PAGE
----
Devonian rise in atmospheric oxygen correlated to the radiations of terrestrial plants and large predatory fish

Tais Wittchen Dahl, Emma Hammarlund, Ariel D. Anbar, David P.G. Bond, Benjamin C. Gill, Gwyneth W. Gordon, Andrew H. Knoll, Arne T. Nielsen, Niels H. Schovsbo, Donald Eugene Canfield

Publikation: Bidrag til tidsskriftTidsskriftartikelForskning

Resumé

The evolution of Earth’s biota is intimately linked to the oxygenation
of the oceans and atmosphere. We use the isotopic composition
and concentration of molybdenum (Mo) in sedimentary rocks
to explore this relationship. Our results indicate two episodes of
global ocean oxygenation. The first coincides with the emergence
of the Ediacaran fauna, including large, motile bilaterian animals,
ca. 550–560 million year ago (Ma), reinforcing previous geochemical
indications that Earth surface oxygenation facilitated this
radiation. The second, perhaps larger, oxygenation took place
around 400 Ma, well after the initial rise of animals and, therefore,
suggesting that early metazoans evolved in a relatively low oxygen
environment. This later oxygenation correlates with the diversification
of vascular plants, which likely contributed to increased
oxygenation through the enhanced burial of organic carbon in
sediments. It also correlates with a pronounced radiation of large
predatory fish, animals with high oxygen demand. We thereby
couple the redox history of the atmosphere and oceans to major
events in animal evolution.
OriginalsprogEngelsk
TidsskriftProceedings of the National Academy of Sciences of the United States of America
Vol/bind107
Udgave nummer42
Sider (fra-til)17911-17915
ISSN0027-8424
DOI
StatusUdgivet - 19. okt. 2010

Fingeraftryk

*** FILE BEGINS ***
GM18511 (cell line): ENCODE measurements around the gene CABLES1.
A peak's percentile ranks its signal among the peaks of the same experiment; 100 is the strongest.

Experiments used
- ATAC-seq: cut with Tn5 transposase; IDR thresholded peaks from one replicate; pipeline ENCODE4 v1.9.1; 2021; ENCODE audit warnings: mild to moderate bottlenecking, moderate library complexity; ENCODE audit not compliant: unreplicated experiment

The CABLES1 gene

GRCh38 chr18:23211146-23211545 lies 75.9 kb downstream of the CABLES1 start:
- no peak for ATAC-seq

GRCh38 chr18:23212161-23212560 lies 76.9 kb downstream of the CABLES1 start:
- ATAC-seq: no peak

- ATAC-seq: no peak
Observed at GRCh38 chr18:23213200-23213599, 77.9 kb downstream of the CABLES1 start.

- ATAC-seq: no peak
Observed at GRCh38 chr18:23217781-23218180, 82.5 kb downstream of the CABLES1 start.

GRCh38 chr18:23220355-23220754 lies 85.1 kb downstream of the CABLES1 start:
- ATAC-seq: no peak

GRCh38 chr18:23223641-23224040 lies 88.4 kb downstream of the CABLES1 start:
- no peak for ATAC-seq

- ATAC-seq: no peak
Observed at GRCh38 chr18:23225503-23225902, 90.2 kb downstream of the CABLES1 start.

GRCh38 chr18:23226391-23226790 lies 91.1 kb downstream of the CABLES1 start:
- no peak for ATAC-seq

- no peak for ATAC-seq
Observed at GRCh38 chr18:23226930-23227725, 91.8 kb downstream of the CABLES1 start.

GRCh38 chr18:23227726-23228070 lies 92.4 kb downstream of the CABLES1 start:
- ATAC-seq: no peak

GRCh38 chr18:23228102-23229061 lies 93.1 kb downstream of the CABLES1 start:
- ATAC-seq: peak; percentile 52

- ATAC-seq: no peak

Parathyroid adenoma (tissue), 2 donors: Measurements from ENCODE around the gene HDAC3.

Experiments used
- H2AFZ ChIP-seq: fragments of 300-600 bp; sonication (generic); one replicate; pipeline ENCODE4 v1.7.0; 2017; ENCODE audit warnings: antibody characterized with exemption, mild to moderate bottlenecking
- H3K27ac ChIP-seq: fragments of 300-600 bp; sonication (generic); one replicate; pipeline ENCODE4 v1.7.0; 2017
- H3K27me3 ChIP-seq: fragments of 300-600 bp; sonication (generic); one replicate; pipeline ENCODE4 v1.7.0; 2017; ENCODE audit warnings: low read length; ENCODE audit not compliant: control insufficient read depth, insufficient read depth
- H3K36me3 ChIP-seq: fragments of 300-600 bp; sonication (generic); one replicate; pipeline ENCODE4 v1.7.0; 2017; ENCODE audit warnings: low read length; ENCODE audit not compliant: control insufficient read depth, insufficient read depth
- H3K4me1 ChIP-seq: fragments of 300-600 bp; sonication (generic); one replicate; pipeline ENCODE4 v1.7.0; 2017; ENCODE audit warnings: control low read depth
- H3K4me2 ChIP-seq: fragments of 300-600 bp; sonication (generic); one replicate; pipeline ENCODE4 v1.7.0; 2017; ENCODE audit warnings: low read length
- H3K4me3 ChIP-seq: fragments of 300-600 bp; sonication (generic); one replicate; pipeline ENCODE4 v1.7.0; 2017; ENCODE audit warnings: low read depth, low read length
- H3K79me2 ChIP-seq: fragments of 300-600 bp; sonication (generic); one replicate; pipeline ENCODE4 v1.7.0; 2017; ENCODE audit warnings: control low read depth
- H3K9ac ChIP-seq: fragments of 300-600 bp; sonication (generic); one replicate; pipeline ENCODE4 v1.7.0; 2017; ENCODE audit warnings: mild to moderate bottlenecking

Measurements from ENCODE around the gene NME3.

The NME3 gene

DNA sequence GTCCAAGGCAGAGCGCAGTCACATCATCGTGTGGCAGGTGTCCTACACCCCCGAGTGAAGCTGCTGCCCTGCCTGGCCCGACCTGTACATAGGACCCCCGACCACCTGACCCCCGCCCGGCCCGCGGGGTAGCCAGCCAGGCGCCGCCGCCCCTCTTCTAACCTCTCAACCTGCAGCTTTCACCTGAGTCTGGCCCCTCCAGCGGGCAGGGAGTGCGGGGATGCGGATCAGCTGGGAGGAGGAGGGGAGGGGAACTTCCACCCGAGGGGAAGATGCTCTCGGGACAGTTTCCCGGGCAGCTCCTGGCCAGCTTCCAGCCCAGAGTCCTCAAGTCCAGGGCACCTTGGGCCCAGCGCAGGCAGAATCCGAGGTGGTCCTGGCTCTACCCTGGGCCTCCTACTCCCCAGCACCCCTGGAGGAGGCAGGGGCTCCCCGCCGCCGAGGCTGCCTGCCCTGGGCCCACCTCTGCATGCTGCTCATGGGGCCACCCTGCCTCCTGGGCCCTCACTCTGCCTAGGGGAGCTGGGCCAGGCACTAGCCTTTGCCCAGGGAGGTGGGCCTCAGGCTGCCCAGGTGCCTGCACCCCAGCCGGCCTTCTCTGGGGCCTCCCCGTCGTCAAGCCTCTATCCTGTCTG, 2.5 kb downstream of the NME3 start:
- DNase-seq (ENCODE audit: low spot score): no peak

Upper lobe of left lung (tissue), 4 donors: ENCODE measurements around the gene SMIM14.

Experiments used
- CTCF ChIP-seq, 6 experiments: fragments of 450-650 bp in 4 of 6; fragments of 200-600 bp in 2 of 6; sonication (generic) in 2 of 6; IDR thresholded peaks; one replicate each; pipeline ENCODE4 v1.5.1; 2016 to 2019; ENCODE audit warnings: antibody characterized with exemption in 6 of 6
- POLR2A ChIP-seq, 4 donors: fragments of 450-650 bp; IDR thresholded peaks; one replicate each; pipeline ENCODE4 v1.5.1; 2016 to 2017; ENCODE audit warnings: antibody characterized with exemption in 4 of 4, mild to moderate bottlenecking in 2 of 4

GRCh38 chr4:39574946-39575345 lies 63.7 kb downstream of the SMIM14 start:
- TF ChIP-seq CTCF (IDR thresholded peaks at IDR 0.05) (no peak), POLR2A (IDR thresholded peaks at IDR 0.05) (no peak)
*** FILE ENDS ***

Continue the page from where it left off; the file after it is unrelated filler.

Fishes
Oxygen
Biota
Molybdenum
History

Citer dette

Dahl, Tais Wittchen ; Hammarlund, Emma ; Anbar, Ariel D. ; Bond, David P.G. ; Gill, Benjamin C. ; Gordon, Gwyneth W. ; Knoll, Andrew H. ; Nielsen, Arne T. ; Schovsbo, Niels H. ; Canfield, Donald Eugene. / Devonian rise in atmospheric oxygen correlated to the radiations of terrestrial plants and large predatory fish. I: Proceedings of the National Academy of Sciences of the United States of America. 2010 ; Bind 107, Nr. 42. s. 17911-17915.
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title = "Devonian rise in atmospheric oxygen correlated to the radiations of terrestrial plants and large predatory fish",
abstract = "The evolution of Earth’s biota is intimately linked to the oxygenation of the oceans and atmosphere. We use the isotopic composition and concentration of molybdenum (Mo) in sedimentary rocks to explore this relationship. Our results indicate two episodes of global ocean oxygenation. The first coincides with the emergence of the Ediacaran fauna, including large, motile bilaterian animals, ca. 550–560 million year ago (Ma), reinforcing previous geochemical indications that Earth surface oxygenation facilitated this radiation. The second, perhaps larger, oxygenation took place around 400 Ma, well after the initial rise of animals and, therefore, suggesting that early metazoans evolved in a relatively low oxygen environment. This later oxygenation correlates with the diversification of vascular plants, which likely contributed to increased oxygenation through the enhanced burial of organic carbon in sediments. It also correlates with a pronounced radiation of large predatory fish, animals with high oxygen demand. We thereby couple the redox history of the atmosphere and oceans to major events in animal evolution.",
author = "Dahl, {Tais Wittchen} and Emma Hammarlund and Anbar, {Ariel D.} and Bond, {David P.G.} and Gill, {Benjamin C.} and Gordon, {Gwyneth W.} and Knoll, {Andrew H.} and Nielsen, {Arne T.} and Schovsbo, {Niels H.} and Canfield, {Donald Eugene}",